From its settlement in 1670 until 1783, Charleston's development was almost entirely English, perhaps explaining why Charleston is not a "typical" Southern city, from either a social or architectural standpoint. From the simple austerity of the John Lining House, possibly pre-1700, to the Chippendale-influenced granduer of the Miles Brewton House c.1765, one can easily glimpse the strands of both social and architectural refinement.
In spite of the fact that Charleston's early architecture is highly English in flavor, there were certain local conditions that influenced its design. Most visitors are immediately fascinated by the numerous tall, slender houses with many-tiered piazzas--all seemingly too close for comfort.What they are seeing is the Charleston "Single House," which in fact is comfortable and habitable during hot and humid summers.
Colonial Charles Town actually saw a diverse array of architecture in keeping with the broad trans-atlantic English tradition of provincial ports and market towns, including row houses and large Georgian town houses. The Single House first appeared in the early 18th century, and gradually became the prevalent floor plan for the historic houses of antebellum Charleston. It proved remarkably adaptable in its own right. One sees very small Single Houses with plain facades directly fronting the street (as in 29 Archdale St. shown on left), as well as massive multi-level Single Houses with piazzas above the level of nearby trees (as shown in 45 East Bay St. below right).
The evolution of the Charleston Single House has been the subject of many dissertations. Perhaps, many have suggested, it came about because of the narrow lots as laid out in 1680 and continued in the Grand Modell of 1725. With its narrow, gable end to the street, one room in width and two rooms in depth, divided by a central stair hall, the Single House was recorded in its earliest form around 1700, when a good portion of the city was still surrounded by bastions and walls, and space was obviously at a premium.
Aside from the town's narrow lots, Kenneth Severens adds another oft-cited explanation for the early popularity of the Single House: "The Single House was a creative response to the increasing scarcity of space in the city and was designed to mitigate the unpleasantness of hot, humid summers. With its narrow side directly on the street, the rectangular house with two rooms in each story grew tall to raise the main entertaining room to the level of the prevailing breeze which passed through a side piazza. As a free-standing house communicating more with a side garden than with the street the Single House offered a masterful but still vernacular solution to the residential problems of achieving comfort, privacy, and propriety."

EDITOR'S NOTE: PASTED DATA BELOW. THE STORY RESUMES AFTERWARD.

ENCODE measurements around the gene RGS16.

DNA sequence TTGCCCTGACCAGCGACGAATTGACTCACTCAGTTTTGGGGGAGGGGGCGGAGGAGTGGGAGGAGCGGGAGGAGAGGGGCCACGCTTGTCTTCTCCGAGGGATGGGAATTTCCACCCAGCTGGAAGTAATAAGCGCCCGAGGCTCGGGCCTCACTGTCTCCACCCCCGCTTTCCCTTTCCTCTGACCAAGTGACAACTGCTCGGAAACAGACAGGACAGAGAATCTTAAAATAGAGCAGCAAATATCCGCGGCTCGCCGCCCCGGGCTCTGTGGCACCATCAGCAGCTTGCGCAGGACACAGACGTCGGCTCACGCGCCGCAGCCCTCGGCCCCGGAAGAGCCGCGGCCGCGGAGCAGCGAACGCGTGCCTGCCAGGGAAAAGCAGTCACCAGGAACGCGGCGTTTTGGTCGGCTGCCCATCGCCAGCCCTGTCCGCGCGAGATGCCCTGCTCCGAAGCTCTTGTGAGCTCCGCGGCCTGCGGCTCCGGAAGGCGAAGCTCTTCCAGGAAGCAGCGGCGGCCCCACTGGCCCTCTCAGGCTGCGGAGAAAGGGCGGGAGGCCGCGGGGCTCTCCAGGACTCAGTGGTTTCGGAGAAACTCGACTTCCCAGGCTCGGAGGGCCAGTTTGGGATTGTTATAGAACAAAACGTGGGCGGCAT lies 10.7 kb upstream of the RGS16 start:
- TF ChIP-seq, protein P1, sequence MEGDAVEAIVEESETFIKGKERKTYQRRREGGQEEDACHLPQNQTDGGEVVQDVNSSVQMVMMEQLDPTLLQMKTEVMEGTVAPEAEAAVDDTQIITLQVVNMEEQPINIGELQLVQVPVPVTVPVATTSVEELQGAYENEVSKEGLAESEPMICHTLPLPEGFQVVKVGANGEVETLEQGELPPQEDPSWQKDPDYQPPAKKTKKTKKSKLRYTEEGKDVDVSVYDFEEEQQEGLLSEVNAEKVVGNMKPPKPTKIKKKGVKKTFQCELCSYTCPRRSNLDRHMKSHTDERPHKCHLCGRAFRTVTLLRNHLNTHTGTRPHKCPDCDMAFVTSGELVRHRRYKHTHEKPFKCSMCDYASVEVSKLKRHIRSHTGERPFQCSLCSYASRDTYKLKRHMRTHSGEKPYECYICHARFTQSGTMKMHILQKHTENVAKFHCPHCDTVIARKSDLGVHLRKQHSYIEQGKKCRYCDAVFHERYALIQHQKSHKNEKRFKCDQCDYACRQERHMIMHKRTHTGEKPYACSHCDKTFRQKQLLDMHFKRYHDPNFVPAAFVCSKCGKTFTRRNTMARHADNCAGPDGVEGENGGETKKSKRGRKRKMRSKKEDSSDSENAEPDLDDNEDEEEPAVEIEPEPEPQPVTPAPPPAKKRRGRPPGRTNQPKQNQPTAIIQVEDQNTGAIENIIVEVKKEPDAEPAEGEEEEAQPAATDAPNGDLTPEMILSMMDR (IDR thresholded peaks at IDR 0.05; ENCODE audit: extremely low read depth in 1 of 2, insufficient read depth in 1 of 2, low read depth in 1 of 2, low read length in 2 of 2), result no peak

But was ventilation really the originating impulse of the single-house, or were piazzas a later adaptation to Charleston's climate? The earliest Single Houses, such as the Col. Robert Brewton House c.1720, typically had no piazzas, though some included a one-story piazza. By 1750 there are numerous references to one-story piazzas. Not until the end of the 18th century do two-story piazzas have documentation, and the many tiered ones that exist today are products of the 19th century. This evidence suggests that while ventilation may have played a major role in the increasing popularity of this type of architecture, the reason for its origin may lie elsewhere.
Gene Waddell offers another explanation for the first appearance of the Single House: fire protection. "Paired dwellings and row houses seem to be prototypes of the Single House. They provide a probable explanation for the entrance around the side. Many of them still have public and private entrances. One entrance on the street opens into a business, and the other around the side provides direct access to the living space above without passing through the public space." (For an example of a paired dwelling with front and side entrances as described by Waddell, see 28 Tradd St. c.1785.)